A few veterans, and many of their friends and family, took the time to have a “quiet word” in my ear about ANZAC Day.
As one veteran explained, “it didn’t feel right. It was a day where I was remembering the mates I’d lost, and it didn’t seem right that while we were doing that, there was another event going on in town.”
He was emotional, and so were the others who spoke with me. They didn’t want to be mentioned but were happy for me to explain why they didn’t feel it was right and I am humbled to relay their perspective.
Before the ANZAC Day services had concluded across our towns, an event held by the Upper Hunter Shire Council, had begun at the Scone Memorial Airport.
It was not an event organised by or with the RSL, or a local group of veterans.
I heard comments there may have been up to 1000 people at Council’s event, while the services were still being conducted. People expressed to me their disappointment and some their downright annoyance at what they described as disrespect.
I hear them, and I agree.
Nobody proposed the airport event should not have gone ahead, rather it should not have begun until the commemorative services had concluded.
Further, if the approach to the event was putting local diggers first on ANZAC Day, perhaps the Council would have better understood how to do it tactfully, if they spoke to them first.
Veterans typically culminate the day together at a drinking hole, most often the local RSL. They go there to share lunch together, and a few beers. They welcome the whole town to come and commemorate alongside them, and maybe fit in a game of two-up.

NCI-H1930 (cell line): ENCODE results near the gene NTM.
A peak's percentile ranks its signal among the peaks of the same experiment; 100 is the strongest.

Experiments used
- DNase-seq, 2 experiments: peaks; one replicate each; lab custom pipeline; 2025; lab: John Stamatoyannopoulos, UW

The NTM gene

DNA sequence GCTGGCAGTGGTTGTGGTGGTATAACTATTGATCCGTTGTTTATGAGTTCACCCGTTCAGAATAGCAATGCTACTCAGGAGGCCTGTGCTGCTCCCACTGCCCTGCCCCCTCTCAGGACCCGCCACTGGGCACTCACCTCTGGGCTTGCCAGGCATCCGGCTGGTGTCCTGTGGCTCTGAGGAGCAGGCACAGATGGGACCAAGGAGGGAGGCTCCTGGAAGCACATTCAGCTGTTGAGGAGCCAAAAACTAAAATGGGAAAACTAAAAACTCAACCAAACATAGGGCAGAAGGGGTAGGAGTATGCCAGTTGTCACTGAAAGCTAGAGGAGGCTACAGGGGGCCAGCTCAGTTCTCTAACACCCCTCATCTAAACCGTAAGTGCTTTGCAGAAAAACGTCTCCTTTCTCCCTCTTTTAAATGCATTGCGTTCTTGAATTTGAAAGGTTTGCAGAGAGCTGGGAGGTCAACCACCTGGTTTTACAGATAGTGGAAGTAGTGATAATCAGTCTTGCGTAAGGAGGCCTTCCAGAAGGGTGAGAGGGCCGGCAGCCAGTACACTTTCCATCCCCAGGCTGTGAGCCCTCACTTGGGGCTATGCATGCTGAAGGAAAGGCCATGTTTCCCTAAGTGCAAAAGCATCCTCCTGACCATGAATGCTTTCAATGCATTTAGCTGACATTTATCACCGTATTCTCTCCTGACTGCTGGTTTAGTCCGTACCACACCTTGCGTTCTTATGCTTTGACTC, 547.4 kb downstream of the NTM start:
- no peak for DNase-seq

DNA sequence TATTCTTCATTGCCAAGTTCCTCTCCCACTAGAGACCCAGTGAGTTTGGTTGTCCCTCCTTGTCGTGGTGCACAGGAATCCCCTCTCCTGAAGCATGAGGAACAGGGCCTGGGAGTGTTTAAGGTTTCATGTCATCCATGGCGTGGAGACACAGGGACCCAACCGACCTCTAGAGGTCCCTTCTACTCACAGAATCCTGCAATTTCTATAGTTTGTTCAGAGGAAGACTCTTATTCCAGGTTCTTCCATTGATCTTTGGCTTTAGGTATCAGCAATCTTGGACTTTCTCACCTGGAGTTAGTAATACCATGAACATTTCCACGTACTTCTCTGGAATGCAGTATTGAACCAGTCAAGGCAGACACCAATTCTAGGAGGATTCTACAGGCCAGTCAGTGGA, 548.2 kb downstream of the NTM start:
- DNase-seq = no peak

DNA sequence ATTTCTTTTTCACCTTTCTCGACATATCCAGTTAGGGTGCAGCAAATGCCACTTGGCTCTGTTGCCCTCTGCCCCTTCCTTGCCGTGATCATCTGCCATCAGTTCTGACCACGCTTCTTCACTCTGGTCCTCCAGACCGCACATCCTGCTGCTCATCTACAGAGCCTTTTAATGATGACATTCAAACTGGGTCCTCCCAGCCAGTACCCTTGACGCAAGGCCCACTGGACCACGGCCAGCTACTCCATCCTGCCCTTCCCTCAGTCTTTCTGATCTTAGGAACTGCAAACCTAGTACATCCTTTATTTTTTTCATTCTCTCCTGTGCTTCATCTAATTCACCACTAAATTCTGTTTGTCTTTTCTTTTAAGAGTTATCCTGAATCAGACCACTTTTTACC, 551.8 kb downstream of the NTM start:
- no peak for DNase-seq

It is important to pause and reflect on the significance of veterans welcoming others to share their time on ANZAC Day. Many veterans from WWII told me over the years, that they didn’t always feel welcomed on their return and the Vietnam veterans faced that on a whole other level. Yet, our veterans don’t close their ranks to others on ANZAC Day, they open them warmly to those who have never experienced war, while they do remember the war and who they lost. We should never take lightly their warm open heartedness to the whole community on such a significant day for them.
So on a day when they welcome us to spend time with them, perhaps a better approach by Council organisers could have been to ask what they could do to complement the plans of local veterans.
For example, not starting the event until after the services have concluded. Or offering to run a mini-bus between the museum and the RSL throughout the afternoon, so that people can pop out at any stage to see the planes, with all veterans admitted for free and recognised for their service in some small thoughtful way during their museum tour. This way veterans would feel welcome to pop out for an hour, without feeling they were going to another event, rather a complementary event provided on the day.
It would not have taken long to have a quiet chat during the planning of the Council event, to ensure whatever was run, complemented ANZAC Day activities, and was not felt to detract in any perceivable way.
As much as the warbirds are a wonderful piece of history, the local diggers and their perspectives on ANZAC Day should never be secondary, our veterans will always be beyond measure in value.
Lest we forget.
Cr Elizabeth Flaherty
All of the above are my perspectives, opinions and beliefs as a Councillor on the Upper Hunter Shire Council, are my own, which may not (in fact probably don’t) reflect Council’s position, but which as an elected representative I am supported in law to freely express.